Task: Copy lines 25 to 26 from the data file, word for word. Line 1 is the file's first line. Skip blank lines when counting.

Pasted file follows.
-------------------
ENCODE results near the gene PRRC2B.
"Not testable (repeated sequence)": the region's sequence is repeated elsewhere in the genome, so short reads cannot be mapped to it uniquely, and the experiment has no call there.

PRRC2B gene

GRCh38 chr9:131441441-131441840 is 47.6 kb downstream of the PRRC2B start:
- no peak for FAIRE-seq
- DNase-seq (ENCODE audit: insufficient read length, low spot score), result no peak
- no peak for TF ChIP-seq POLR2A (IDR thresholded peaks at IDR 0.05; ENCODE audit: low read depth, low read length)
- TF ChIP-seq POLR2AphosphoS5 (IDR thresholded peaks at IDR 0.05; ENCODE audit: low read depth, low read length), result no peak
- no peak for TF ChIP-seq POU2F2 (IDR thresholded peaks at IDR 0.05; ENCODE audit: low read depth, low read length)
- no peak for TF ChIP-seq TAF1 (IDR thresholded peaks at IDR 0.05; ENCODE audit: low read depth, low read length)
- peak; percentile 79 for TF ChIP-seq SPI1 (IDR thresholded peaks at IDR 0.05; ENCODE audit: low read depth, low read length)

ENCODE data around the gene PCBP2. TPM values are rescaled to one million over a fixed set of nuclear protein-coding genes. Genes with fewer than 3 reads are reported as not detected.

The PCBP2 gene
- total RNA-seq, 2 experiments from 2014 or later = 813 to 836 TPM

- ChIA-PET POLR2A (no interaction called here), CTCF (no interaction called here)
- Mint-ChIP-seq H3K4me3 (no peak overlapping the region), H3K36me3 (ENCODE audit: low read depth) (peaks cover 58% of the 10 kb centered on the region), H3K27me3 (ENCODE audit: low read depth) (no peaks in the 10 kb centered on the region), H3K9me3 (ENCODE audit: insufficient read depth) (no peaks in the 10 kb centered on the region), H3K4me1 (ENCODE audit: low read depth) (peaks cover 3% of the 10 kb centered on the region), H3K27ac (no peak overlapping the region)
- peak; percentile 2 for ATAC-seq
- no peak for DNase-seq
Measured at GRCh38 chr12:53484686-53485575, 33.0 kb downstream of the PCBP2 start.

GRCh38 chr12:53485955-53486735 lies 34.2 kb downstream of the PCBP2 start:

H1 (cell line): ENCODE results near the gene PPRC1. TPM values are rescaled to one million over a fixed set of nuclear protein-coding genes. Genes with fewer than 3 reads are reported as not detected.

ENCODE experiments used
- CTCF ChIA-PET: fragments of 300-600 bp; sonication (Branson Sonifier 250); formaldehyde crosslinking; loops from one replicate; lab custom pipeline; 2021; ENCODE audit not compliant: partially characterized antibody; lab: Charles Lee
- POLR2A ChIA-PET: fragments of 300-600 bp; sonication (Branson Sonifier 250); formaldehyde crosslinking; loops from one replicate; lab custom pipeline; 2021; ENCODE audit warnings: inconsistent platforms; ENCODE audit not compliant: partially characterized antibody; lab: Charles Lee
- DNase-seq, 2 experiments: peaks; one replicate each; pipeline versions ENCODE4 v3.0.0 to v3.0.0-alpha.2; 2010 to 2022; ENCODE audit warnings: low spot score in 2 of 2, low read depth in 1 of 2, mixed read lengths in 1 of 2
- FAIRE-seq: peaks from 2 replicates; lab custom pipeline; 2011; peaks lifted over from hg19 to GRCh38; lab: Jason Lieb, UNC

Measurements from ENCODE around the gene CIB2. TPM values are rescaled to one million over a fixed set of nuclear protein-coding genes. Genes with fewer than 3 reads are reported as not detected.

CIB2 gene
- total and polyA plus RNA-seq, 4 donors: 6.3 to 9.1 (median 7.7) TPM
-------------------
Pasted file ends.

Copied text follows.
- DNase-seq, 2 experiments: peaks; one replicate each; pipeline versions ENCODE4 v3.0.0 to v3.0.0-alpha.2; 2010 to 2022; ENCODE audit warnings: low spot score in 2 of 2, low read depth in 1 of 2, mixed read lengths in 1 of 2
- FAIRE-seq: peaks from 2 replicates; lab custom pipeline; 2011; peaks lifted over from hg19 to GRCh38; lab: Jason Lieb, UNC